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I'm having a lot of JavaScript on my page and I'm using typekit. In order to make my page work correctly (grid and stuff) I'm using the new typekit font events.

It's simply a try and catch statement that checks if fonts get loaded or not. However somehow I'm not getting it. I'm calling the setGrid() function if typekit fonts are loaded, but e.g. iPad or iPhone doesn't support that yet and so my page doesn't get properly shown when I don't call the setGrid() function.

Anyway, I want to call the function in the error statement as well, so if the page is called on the iPhone, the page works without webfonts as well.

try {
  loading: function() { },
  active: function() { setGrid(); },
  inactive: function() { }
} catch(e) {
 alert('error'); //works
 setGrid(); //doesn't get called

However, the alert works, the setGrid() function doesn't get called. Any ideas?

edit: the function looks like that:

var setGrid = function () {
 $('#header, #footer').fadeIn(500);
 return $("#grid").vgrid({
  easeing: "easeOutQuint",
  time: 800,
  delay: 60
share|improve this question
What evidence do you have that setGrid() is not called? Perhaps that function is too throwing an exception? (Also, you forgot a semicolon after the alert(), which will not affect execution. But it is poor style.) – cdhowie Nov 20 '10 at 20:52
This is not going to solve your problem, but: Omitting semicolons is considered bad practice, since it can break a lot of things. You should always put them in. – jwueller Nov 20 '10 at 20:53
Try having alert(setGrid); instead of alert('error') - what do you see now? – Shadow Wizard Nov 21 '10 at 8:38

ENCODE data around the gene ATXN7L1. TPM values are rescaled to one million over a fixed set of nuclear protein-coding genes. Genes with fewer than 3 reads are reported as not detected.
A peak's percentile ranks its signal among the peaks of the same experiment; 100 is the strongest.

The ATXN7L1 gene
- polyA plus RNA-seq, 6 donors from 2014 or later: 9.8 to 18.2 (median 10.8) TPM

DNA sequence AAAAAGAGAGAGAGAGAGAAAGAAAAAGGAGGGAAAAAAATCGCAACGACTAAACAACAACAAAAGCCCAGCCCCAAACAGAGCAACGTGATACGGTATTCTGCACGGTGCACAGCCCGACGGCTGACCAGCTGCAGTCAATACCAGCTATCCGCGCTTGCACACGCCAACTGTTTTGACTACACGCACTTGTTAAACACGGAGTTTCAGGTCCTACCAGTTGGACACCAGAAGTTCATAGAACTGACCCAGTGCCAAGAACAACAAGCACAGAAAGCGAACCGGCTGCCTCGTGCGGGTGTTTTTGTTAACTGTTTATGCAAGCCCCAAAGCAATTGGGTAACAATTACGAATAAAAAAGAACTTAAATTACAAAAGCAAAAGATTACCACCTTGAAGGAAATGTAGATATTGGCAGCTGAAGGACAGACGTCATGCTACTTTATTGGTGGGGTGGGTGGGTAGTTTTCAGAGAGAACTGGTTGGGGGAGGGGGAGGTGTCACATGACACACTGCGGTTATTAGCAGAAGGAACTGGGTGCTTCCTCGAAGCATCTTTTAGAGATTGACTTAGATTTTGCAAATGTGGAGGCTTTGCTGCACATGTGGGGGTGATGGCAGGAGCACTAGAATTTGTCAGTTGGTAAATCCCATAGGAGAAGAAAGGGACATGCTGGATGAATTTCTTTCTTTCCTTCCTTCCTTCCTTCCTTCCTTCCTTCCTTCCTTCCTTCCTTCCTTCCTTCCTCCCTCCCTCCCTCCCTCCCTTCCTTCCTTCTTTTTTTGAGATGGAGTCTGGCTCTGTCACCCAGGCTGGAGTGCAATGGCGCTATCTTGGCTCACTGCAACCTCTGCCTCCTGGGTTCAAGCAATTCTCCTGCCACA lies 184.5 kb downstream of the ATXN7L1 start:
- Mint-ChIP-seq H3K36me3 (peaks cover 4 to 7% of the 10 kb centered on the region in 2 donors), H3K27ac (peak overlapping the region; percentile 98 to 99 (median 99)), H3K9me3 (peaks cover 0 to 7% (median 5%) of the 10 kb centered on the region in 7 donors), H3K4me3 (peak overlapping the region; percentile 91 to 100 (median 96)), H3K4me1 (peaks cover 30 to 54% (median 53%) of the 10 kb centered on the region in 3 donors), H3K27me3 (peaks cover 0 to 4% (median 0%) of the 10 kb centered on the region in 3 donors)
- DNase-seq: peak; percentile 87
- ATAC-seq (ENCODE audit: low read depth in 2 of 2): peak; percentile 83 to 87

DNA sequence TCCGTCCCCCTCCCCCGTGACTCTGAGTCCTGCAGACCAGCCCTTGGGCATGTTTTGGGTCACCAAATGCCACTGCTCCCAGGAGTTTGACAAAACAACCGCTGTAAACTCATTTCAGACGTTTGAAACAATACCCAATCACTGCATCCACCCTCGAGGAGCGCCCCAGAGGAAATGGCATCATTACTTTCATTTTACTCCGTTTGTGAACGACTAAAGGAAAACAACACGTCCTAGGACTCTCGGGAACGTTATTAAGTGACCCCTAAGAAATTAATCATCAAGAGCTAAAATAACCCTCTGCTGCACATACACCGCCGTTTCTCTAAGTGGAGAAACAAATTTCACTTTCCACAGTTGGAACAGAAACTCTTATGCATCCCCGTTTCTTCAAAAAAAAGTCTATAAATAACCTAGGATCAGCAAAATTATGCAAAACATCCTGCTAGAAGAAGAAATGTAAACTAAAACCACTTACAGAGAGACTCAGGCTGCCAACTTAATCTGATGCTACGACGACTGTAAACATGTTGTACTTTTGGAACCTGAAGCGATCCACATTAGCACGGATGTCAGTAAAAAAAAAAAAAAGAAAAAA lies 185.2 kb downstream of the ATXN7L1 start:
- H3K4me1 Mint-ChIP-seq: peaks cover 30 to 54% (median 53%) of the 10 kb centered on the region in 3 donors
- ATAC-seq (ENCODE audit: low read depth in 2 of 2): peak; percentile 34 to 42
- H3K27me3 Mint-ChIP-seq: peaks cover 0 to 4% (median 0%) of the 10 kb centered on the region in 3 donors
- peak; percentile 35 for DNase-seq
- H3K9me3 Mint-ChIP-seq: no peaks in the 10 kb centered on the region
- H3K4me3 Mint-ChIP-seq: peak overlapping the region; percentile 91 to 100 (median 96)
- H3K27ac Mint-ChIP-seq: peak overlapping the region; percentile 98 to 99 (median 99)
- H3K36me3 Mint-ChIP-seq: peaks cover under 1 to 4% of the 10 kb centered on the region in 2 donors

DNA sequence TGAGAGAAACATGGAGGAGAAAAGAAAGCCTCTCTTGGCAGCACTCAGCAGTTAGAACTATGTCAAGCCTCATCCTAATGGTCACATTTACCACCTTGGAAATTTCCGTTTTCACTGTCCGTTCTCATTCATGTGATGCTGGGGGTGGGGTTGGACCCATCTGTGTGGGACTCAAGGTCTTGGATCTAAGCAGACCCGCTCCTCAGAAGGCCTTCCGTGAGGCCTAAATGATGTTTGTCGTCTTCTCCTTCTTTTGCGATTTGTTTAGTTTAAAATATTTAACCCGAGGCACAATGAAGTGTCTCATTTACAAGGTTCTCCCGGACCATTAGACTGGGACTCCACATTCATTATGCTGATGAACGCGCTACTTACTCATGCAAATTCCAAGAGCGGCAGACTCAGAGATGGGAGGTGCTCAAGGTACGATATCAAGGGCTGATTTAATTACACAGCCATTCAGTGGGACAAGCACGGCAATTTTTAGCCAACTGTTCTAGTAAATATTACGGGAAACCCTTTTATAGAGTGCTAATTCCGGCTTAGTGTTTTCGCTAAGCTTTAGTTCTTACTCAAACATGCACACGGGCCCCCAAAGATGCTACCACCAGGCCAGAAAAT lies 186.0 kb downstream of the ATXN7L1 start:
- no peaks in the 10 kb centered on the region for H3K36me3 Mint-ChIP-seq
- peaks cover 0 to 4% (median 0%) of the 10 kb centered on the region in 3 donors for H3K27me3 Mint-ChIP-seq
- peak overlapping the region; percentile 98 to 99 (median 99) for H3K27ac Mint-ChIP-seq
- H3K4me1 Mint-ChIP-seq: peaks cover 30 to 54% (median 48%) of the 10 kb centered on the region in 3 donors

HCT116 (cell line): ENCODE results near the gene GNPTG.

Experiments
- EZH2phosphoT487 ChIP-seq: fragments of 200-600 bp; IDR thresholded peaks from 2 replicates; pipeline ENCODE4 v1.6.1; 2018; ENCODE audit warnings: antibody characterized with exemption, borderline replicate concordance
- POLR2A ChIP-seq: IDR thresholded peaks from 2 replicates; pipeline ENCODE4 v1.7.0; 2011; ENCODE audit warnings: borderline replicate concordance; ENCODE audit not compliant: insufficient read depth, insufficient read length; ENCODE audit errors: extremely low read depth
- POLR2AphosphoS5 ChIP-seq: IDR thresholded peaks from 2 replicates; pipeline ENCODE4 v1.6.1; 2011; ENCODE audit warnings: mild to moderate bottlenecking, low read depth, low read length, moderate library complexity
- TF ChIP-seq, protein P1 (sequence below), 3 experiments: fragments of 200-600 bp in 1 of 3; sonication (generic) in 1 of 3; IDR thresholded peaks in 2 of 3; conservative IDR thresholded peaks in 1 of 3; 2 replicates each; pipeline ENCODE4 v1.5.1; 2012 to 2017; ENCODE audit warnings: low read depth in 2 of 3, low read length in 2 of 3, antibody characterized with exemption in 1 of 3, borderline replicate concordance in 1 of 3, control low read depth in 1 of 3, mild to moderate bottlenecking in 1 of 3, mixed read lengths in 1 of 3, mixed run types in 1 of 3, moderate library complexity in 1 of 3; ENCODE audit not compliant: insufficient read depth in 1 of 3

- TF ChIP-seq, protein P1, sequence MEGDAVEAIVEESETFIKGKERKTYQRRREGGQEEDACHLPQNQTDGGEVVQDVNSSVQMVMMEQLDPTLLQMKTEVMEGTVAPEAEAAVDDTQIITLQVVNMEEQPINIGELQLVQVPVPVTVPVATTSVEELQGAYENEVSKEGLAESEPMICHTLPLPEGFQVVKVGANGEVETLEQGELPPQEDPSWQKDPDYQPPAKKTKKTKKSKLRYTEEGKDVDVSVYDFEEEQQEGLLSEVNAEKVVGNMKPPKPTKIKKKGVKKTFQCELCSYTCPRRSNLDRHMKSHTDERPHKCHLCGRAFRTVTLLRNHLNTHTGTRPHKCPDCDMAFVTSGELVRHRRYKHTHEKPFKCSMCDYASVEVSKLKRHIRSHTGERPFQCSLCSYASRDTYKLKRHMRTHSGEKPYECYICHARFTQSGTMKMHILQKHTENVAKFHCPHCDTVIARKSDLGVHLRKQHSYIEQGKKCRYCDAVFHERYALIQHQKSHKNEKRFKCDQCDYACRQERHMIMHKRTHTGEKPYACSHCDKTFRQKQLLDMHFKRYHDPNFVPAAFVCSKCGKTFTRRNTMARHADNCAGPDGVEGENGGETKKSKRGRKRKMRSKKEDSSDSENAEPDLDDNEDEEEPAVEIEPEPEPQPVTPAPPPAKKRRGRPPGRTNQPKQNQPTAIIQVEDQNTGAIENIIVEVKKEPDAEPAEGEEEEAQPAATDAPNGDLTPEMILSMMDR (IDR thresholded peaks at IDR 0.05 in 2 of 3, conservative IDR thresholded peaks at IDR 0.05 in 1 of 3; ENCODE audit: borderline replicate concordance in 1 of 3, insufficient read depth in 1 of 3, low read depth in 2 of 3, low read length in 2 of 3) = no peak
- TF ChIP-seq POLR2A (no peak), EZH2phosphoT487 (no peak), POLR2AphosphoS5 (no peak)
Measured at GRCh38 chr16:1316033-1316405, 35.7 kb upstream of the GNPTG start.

undefined? the setGrid function is two lines underneath. – matt Nov 21 '10 at 8:44
@user239831 see my answer then, should solve your problem. – Shadow Wizard Nov 21 '10 at 9:01
up vote 3 down vote accepted

Try making it "real" function, like this:

function setGrid() {
  $('#header, #footer').fadeIn(500);
  return $("#grid").vgrid({
    easeing: "easeOutQuint",
    time: 800,
    delay: 60
share|improve this answer

The function does get called, but it just doesn't work as you expected causing you to think that it isn't getting called. You can see that it is getting called by adding an alert as the first line of setGrid.

jsfiddle link

share|improve this answer
Yep. Perhaps he is confused by the fact that the execution stops at the alert until after then alert is closed. Then it continues, running setGrid() after. – Alex Wayne Nov 20 '10 at 20:58
no I'm not confused by the alert, i set the alert just to show that the alert() gets called but my function doesn't work. i edited my post! – matt Nov 21 '10 at 8:10

Can you:

  • try/catch around setGrid, too
  • alert after setGrid to confirm it's getting through setGrid
share|improve this answer
well the alert after the setGrid() doesn't get called! if i set it before the setGrid() call the alert() does work! – matt Nov 21 '10 at 7:55

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